The fourth and seemingly final installment of Daniel Craig’s portrayal of Britain’s most iconic hero super spy has its ups and downs but like every Bond movie, it’s a roller coaster ride of action adventure and intrigue.
Spectre makes an effort to tie together pieces from the earlier films; going back to Casino Royale with Mr. White and showing that the organization known as Spectre has been an ever-present albeit unseen villain behind the scenes. There’s an aspect of this which seems interesting. Shadowy societies are by their nature secretive and not to be noticed on the surface; but as a moviegoer I would have expected there to be indicators along the way hinting at this larger story. Maybe I missed them; but if that’s the case then so did a lot of other people and that’s a poor way to run a franchise.
The connection of Spectre to all the villains Craig’s Bond has faced seems more forced than clever plot.
Bond’s connection to the Double-O program was strained at best in this version of the storyline. In many ways, Craig’s Bond is reminiscent of Sean Bean’s 006 Character in Goldeneye – angsty and fraught with discord over how he was brought into her Majesty’s service; which culminated in the prior: Skyfall.
The film tries hard to both wrap up unknown loose ends by bringing Spectre to the forefront and a man from James’ past (whom we didn’t know about before) as his arch villain who had been planning his downfall for so long but still fails to kill him in classic Bond-Villain fashion. I mean, it’s no fight with a dangerous hat inside Fort Knox but…it’s still pretty cool.
The character of James Bond has always walked that fine line between being a complete misogynist and being a total and complete misogynist; and so the idea that this man who has slept with more women than Wilt Chamberlain would finally decide it was time to settle down is…kinda dumb. I get that basically everyone he’s slept with previously is dead; but don’t shove this kind of thing on the audience; it just feels forced and out of character – even for those of us who’ve seen the Lazenby film (On Her Majesty’s Secret Service – where Bond gets married).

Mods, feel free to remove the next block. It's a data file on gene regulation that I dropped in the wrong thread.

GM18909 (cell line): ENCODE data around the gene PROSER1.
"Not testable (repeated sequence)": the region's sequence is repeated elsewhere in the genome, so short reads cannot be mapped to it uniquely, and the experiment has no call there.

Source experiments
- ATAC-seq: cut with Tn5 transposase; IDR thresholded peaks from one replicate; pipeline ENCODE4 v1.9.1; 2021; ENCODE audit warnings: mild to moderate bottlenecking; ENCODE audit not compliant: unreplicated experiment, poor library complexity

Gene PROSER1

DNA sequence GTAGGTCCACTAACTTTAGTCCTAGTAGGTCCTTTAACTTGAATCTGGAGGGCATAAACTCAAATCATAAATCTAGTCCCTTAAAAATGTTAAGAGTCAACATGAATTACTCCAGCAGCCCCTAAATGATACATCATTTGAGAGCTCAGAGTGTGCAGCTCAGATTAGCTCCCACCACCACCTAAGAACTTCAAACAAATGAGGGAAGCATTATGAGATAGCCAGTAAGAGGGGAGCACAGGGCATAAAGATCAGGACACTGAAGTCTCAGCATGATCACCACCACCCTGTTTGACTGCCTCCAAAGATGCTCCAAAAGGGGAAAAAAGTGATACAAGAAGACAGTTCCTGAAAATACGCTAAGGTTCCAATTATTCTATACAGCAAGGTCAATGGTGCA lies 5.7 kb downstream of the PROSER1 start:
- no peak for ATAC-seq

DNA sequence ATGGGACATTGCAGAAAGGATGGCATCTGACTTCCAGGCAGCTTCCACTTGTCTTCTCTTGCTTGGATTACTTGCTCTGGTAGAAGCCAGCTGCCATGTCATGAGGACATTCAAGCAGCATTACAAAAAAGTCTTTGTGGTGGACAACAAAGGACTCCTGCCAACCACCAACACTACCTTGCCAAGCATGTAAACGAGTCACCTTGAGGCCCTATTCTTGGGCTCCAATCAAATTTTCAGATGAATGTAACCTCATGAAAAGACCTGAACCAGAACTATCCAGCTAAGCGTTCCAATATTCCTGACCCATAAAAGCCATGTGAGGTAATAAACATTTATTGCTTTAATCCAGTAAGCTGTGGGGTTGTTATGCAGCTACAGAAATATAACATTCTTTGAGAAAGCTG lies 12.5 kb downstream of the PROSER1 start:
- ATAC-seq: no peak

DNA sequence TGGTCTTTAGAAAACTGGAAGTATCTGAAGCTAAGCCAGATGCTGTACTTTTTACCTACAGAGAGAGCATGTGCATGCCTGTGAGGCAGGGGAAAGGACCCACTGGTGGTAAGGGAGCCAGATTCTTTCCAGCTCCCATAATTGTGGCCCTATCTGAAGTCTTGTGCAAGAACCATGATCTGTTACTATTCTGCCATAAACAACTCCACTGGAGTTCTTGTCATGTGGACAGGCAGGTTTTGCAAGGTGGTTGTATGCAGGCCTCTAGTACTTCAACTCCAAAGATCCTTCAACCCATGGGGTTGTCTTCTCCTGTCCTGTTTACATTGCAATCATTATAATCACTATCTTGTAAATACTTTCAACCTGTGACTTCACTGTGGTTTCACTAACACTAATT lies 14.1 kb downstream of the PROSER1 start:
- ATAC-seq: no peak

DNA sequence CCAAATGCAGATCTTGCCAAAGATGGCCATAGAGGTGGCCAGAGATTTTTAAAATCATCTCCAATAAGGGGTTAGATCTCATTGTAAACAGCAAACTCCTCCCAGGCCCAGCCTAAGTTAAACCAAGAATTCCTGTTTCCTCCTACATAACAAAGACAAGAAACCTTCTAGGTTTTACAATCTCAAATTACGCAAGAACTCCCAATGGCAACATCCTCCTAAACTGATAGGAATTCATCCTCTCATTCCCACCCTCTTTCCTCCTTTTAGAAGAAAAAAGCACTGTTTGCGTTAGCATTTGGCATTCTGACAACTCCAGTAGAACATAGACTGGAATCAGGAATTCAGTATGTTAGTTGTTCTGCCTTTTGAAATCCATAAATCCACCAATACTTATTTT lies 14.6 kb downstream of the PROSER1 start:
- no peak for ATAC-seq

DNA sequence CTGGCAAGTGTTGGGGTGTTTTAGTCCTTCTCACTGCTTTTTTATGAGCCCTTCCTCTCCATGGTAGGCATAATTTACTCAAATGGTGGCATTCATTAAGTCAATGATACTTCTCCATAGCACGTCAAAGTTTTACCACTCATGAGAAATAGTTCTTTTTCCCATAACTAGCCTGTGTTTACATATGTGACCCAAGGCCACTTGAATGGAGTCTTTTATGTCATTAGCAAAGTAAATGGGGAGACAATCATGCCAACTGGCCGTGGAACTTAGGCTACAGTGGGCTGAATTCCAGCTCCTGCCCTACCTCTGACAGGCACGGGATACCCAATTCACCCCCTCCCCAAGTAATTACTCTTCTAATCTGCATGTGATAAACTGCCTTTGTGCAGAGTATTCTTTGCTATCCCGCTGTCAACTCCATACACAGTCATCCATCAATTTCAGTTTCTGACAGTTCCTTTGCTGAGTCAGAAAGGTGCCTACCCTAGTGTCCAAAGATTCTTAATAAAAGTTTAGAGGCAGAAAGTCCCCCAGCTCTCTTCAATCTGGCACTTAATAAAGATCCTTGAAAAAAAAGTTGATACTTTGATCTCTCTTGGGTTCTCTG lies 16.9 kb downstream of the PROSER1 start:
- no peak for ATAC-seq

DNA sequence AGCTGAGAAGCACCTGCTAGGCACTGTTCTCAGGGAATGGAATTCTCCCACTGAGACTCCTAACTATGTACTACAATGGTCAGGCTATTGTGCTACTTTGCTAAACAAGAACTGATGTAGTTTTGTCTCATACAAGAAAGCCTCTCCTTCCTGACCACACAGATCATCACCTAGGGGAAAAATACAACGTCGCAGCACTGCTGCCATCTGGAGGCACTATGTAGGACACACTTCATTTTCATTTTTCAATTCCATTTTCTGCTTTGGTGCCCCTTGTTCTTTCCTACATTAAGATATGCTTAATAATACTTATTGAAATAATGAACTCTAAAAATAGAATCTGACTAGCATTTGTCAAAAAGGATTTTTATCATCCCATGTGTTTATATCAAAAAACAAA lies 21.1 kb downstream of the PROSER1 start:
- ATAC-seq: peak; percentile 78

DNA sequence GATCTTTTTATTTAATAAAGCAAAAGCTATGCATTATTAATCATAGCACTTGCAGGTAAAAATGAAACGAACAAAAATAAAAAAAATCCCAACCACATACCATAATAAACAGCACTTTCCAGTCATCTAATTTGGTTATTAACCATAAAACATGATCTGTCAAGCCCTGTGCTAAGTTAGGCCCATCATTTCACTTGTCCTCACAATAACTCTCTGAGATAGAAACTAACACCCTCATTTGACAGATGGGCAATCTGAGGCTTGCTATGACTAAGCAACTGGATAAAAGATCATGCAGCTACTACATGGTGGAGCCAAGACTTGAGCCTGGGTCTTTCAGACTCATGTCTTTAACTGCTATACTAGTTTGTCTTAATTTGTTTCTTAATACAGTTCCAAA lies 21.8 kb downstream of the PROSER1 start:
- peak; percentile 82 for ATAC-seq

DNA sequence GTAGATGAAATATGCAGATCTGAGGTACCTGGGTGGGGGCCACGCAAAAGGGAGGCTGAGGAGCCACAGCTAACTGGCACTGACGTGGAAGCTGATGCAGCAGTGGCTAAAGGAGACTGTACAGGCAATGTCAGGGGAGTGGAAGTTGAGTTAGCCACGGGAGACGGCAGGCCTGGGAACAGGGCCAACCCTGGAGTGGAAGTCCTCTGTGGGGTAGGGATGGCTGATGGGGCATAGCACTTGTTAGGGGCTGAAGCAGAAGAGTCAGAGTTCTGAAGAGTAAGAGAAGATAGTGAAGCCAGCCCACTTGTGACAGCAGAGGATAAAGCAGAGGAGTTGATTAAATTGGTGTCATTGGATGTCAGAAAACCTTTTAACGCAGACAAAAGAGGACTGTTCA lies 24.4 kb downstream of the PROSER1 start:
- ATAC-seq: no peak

Of Craig’s four films two were real winners: Casino Royale and Skyfall. Both were tremendous scripts with fantastic action sequences and drama mixed in. The on both drew you in and made you care about what was happening and characters while still maintaining its sensibilities as an action flick. Quantum of Solace is where Spectre should have showed up…but it didn’t. It was hinted at in the plot points but failed to deliver even a hint to help bring everything together; perhaps if the lovely Gemma Arterton wasn’t just a pretty face to be slept with and die instead of being the badass heroine the film could have been salvaged.
Spectre comes in third place amongst Craig’s Bond films; at least for now. I left the theatre feeling less than satisfied with the outcome; maybe that’s because I know this run is over, but I tend to think it’s because the culmination of four movies worth of plot shouldn’t end with a whimper – it should end with a bang. Christoph Waltz as a villain was seemingly wasted here; his screen time was altogether too limited to be truly effective.
Not to pile on but the writer and director really missed a cool opportunity with Dave Bautista’s character. In a lot of ways he seemed to be an homage to the classic Bond villain: Jaws, but much like the rest of the film there were failures in how this character was utilized and portrayed.
I wouldn’t tell anyone who is a Bond fan not to go see this movie in the theatre as the screen size and sound quality for this kind of film is a must. But for those you who are more casual fans of the genre or lean more towards just liking Craig as eye-candy; wait for rental.
Writer/Editor at 8DaysAGeek.com